On 9 December, ArtsHub will examine the state of the arts in Australia in our Visions 2020 conference, exploring the sector in all its richness and vitality – as well as the challenges it faces, both now and in years to come.
Visions 2020 will bring our sector together to celebrate the voices of First Nations artists, People of Colour and people living with disability, as well as the ideas and passions of artists and arts workers from across the country. It will be an event by the arts sector, for the arts sector.
The conference will span multiple artforms and feature artists and art workers from around the country, discussing such topics as: how have our festivals changed with COVID? What are the most creative ideas for survival? What will the arts look like in the future?
We’ll look back on our history of reporting about the sector and holding it to account but we’ll also look to the future as well as contextualising 2020 – the year that brought so many changes and challenges to our community.
Building community is more important than ever in the arts, and we want to create a virtual space for critical discussion, networking and knowledge-sharing among organisations and arts practitioners.
Tickets will be free for members and available soon. And because the event will be online, it will be accessible across the country as well as captioned – so everyone can join us at Visions 2020.
Meet our Program Advisory Group
As a small arts organisation we know we can’t speak for everyone, so our Program Advisory Group will help steer Visions 2020.
Sonya Suares is a multidisciplinary performer, dramaturg, director, producer and arts activist who made her screen debut in Ocean Girl in the 90s. Sonya has led several performing arts organisations including Red Stitch Actors Theatre, Poppy Seed Festival and Watch This, which she founded in 2012. Sonya works to change the face of our live performance sector through her (largely voluntary) work on panels, committees, in forums and via campaigns like the #justnotthatmany national visibility initiative, which she led in 2019.
Matthew Hall is the Chief Executive Officer of Arts Access Australia, the disability-led peak national body for arts and disability in Australia. Matthew has deep and diverse experience in the arts sector as well as 20 years of management experience. Matthew has been Chair of the Brisbane Writers Festival and the Queensland Conservatorium within Griffith University, and a Board member of Queerscreen. He also played a key role in setting up the Namatjira Legacy Trust working with family and community in Alice Springs.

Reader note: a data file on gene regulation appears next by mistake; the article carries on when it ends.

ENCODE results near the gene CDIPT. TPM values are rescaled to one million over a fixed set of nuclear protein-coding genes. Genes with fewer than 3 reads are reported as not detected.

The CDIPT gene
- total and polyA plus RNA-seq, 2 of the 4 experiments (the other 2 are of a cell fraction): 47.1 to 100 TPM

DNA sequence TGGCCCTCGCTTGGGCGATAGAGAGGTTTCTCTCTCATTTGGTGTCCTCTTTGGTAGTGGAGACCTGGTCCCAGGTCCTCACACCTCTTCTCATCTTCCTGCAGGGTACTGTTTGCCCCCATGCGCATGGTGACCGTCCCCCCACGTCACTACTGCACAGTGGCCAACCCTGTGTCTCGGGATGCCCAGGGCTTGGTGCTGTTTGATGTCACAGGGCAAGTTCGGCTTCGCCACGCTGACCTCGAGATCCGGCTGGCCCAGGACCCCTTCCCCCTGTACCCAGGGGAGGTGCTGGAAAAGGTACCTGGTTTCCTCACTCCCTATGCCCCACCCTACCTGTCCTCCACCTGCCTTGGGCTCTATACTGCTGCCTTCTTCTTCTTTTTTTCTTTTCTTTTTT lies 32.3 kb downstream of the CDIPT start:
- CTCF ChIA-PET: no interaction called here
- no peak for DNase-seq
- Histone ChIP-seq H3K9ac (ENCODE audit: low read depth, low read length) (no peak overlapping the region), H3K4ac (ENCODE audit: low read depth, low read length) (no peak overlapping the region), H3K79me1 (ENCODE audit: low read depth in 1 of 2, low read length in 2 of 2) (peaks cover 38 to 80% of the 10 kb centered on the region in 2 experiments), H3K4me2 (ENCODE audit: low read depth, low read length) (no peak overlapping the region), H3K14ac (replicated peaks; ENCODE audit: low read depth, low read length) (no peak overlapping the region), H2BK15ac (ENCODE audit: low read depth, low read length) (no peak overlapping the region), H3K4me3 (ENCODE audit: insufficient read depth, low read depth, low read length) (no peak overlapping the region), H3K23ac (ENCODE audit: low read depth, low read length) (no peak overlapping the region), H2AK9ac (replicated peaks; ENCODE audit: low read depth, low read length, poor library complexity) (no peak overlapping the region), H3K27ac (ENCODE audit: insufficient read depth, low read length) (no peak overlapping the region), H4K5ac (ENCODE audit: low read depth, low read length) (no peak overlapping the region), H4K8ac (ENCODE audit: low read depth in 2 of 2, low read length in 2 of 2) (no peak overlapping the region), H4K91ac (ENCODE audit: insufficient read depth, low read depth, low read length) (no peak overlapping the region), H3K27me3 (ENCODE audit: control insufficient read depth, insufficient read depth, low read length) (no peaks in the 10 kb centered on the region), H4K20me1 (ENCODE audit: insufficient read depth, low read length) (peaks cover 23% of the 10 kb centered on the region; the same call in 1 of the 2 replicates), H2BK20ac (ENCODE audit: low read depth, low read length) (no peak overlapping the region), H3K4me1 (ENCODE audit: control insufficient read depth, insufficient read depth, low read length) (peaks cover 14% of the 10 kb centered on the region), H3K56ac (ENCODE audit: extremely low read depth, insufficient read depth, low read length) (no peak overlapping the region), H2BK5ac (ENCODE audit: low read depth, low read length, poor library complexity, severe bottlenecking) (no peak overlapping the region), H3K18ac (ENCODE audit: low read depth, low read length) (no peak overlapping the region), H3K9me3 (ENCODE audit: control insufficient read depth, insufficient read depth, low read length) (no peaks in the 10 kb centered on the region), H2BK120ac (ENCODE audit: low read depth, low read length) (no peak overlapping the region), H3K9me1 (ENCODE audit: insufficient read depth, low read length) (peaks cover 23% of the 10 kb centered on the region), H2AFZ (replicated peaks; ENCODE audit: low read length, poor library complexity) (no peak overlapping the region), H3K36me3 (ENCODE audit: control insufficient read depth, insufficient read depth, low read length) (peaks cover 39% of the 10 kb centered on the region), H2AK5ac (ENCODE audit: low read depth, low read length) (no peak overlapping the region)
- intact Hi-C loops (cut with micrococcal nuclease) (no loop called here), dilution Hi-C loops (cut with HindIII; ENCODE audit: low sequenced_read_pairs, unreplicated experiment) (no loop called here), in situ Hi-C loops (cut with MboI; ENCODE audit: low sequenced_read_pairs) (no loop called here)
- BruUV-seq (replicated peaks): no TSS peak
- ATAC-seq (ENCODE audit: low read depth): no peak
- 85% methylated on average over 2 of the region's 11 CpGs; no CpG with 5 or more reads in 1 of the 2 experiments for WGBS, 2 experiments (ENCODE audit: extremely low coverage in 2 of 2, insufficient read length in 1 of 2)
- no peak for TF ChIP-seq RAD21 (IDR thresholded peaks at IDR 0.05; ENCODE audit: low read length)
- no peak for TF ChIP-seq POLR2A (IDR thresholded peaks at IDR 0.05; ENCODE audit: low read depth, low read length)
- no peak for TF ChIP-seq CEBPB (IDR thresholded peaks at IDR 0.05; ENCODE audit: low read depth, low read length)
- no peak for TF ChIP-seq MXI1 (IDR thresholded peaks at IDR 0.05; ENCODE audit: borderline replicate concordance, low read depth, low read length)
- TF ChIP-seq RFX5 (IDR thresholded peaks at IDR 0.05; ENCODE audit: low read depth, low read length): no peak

Annette Downs has worked as a university lecturer, performer, director, television presenter and for seven years was Artistic Director of the international touring Company Terrapin. Since 2006 Annette has been the Senior Producer at Tasmania Performs supporting artists to create work and engage with touring opportunities. Her work has been acknowledged with the 2016 Tasmanian Theatre Impresario Award, and in 2019 the national Facilitator’s Prize at the Sidney Myer Performing Arts Awards.
Dr Jackie Bailey is the founder and Principal of the award-winning research, strategy and evaluation consultancy BYP Group. Jackie has a PhD (Creative Writing) from the University of New South Wales, a University Medal, BA (First Class Honours) from the University of Queensland, a Masters of Theology from The New Seminary and a Postgraduate Diploma in Digital Media from the University of Melbourne.
Peter Kift is an Associate Fellow of the Australian Institute of Management, a member of the Institute of Public Accountants and a member of the Theatre Communications Group (USA). Peter has been a production accountant on many independent film & television productions. He was also a member of the Financial Advisory Committee for Yirra Yaakin up until the middle of 2011 and the Treasurer and President of Kulcha – Multicultural Arts from November 2007–June 2013. Peter is humbled to be the General Manager of Yirra Yaakin Theatre Company and bringing world-class First Nations theatre from WA to Australian and global audiences.
Sally Bothroyd has lived in Darwin for 20 years, and is the executive director of the NT Writers’ Centre (which also produces the NT Writers Festival). She recently won the ASAHQ prize for Commercial Fiction, and as a result her first novel will be published in 2022.
We’ll be announcing more members of the group along with other ways to get involved soon.
Look out for our program and save the date, Wednesday 9 December, for Visions 2020. Sign up for the latest program announcements and early bird ticketing offers here.